When the tables have been constructed (whether while processing this request or while processing a prior request), the Hybrid Provider 303 selects a first provider in its table for the specified serviceType.algorithm. The Hybrid Provider 303 now requests an instance and specifies the provider it has selected, as follows:

serviceType obj=serviceType.getInstance(algorithm, provider);

In step 504, the Java Security Framework 301 loads an instance of the class registered by the provider requested in step 503 for a target serviceType.algorithm by calling its constructor. In step 505, a provider x 311 constructor has executed and an instance of the provider is returned to the Java Security Framework 301. In step 506, the Java Security Framework 301 returns an instance of itself, containing a reference to the provider class for the target serviceType.algorithm, to the Hybrid Provider 301.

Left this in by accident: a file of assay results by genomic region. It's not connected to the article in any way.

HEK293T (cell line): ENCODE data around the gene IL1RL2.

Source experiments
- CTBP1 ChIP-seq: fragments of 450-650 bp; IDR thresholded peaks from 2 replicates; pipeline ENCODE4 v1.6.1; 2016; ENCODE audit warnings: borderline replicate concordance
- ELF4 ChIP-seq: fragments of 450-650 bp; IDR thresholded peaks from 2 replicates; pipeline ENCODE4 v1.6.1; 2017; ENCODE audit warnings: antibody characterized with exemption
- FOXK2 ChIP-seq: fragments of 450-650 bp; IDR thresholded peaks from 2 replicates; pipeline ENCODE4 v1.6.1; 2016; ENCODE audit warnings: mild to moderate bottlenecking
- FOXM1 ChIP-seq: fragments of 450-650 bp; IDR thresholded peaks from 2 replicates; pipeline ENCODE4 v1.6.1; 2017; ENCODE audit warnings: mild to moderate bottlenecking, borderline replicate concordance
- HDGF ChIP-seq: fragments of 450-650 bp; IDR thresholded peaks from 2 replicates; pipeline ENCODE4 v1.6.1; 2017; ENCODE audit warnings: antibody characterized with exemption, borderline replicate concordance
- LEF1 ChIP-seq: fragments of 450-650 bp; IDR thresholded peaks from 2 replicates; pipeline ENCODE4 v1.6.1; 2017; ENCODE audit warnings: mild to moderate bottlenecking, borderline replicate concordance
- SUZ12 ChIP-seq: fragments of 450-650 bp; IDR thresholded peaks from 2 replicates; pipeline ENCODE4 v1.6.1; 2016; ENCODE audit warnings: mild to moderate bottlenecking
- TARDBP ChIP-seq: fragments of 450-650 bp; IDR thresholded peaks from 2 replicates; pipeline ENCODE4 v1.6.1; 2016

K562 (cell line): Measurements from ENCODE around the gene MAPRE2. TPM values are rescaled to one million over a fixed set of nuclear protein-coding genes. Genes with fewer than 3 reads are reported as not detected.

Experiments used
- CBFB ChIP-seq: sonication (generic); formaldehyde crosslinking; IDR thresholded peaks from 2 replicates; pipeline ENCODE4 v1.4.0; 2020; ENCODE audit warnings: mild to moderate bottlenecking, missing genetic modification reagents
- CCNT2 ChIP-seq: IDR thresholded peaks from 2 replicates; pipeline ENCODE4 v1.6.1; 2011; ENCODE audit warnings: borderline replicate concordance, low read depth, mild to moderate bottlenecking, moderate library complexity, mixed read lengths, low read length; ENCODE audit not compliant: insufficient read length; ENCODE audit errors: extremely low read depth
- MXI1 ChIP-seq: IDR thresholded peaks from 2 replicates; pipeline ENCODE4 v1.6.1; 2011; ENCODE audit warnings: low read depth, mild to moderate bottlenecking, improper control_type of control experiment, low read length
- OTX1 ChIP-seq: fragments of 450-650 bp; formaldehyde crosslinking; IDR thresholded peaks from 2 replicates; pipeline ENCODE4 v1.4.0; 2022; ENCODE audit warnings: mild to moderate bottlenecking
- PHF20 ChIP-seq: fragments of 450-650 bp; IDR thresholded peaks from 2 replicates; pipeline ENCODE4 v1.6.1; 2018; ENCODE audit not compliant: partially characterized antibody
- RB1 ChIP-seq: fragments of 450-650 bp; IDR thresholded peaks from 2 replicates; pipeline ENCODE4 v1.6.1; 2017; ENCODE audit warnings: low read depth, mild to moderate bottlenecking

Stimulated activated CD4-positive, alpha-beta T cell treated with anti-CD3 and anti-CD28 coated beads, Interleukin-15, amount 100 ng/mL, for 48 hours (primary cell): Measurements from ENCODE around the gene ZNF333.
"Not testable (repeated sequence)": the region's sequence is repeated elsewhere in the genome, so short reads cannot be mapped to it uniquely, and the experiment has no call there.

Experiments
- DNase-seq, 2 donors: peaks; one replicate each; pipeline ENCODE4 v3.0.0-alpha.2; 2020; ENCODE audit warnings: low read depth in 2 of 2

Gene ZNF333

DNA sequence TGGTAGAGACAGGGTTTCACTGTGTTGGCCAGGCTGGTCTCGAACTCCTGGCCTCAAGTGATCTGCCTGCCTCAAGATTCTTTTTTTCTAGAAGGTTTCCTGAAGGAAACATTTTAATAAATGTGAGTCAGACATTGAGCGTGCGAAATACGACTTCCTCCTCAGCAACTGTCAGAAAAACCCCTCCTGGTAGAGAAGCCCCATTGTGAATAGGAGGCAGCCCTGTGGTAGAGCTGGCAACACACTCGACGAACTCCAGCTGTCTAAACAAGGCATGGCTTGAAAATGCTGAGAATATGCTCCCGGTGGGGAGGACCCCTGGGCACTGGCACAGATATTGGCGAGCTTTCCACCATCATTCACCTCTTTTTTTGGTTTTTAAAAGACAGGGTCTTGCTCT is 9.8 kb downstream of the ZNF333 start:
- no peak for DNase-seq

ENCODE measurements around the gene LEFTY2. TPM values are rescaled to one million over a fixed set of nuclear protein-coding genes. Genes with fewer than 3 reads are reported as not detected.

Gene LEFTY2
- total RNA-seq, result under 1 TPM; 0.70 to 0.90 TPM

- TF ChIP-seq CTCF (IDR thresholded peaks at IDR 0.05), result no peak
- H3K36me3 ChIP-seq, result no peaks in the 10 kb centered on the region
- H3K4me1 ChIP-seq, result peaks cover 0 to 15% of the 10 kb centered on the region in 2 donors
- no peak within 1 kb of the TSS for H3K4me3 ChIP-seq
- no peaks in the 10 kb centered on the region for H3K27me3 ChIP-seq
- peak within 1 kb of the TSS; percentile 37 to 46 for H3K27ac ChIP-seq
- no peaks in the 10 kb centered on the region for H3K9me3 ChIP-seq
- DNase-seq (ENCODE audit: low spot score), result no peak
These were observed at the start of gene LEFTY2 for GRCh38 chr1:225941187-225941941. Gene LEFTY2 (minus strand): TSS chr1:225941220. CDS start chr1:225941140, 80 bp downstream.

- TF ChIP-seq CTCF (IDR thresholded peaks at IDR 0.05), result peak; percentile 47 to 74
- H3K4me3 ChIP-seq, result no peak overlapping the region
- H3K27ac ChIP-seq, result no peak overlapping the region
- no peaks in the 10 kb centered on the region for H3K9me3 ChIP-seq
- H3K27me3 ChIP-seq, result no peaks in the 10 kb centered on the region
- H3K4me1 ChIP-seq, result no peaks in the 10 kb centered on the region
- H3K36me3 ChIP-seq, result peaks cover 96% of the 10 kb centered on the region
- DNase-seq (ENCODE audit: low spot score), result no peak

In step 507, a Hybrid Provider 303 constructor has executed an instance of the Hybrid Provider 303 class for the target serviceType.algorithm, containing a reference to the Java Security Framework 301 object passed to the Hybrid Provider 303 in step 506. This executed instance of the Hybrid Provider 303 class for the target serviceType.algorithm is returned to the Java Security Framework 301 (step 507). In step 508, the Java Security Framework 301 returns an instance of itself, containing a reference to the Hybrid Provider 303 class for the target serviceType.algorithm, to the application program 313.

A Successful Cryptographic Request

FIG. 5 shows an operational sequence representing a successful cryptographic request. In step 601, the application program 313 (FIGS. 4 and 5) submits a cryptographic request by invoking a method on the Java Security Framework 301 instance it obtained when it invoked serviceType.getInstance(algorithm). For example, in the following code fragment, the application program passes part of the message to be digested: